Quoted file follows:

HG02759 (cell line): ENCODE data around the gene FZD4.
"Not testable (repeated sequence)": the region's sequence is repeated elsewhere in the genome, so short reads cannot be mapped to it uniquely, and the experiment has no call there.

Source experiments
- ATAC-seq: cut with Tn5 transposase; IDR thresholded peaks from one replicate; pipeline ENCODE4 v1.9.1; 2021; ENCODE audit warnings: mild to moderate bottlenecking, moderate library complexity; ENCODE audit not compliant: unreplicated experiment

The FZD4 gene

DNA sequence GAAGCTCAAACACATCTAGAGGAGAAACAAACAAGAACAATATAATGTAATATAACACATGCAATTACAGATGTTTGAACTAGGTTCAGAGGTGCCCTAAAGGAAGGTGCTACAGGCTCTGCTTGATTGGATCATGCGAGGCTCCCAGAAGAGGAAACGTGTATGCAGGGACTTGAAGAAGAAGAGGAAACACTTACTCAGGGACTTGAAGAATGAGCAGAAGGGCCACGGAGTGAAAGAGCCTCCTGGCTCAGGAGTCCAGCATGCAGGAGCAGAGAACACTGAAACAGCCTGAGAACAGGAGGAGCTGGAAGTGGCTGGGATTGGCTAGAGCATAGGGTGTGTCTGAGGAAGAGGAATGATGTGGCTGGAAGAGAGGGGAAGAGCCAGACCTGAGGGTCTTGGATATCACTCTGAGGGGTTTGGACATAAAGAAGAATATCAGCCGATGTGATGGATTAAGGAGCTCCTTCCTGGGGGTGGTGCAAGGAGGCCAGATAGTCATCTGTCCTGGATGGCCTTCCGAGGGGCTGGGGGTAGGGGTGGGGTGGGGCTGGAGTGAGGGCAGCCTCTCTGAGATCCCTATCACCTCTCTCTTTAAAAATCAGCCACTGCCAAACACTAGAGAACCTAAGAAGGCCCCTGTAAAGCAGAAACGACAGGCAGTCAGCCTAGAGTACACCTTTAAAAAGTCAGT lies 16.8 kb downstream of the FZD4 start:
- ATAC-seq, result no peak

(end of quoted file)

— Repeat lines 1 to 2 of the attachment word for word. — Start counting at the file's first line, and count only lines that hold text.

HG02759 (cell line): ENCODE data around the gene FZD4.
"Not testable (repeated sequence)": the region's sequence is repeated elsewhere in the genome, so short reads cannot be mapped to it uniquely, and the experiment has no call there.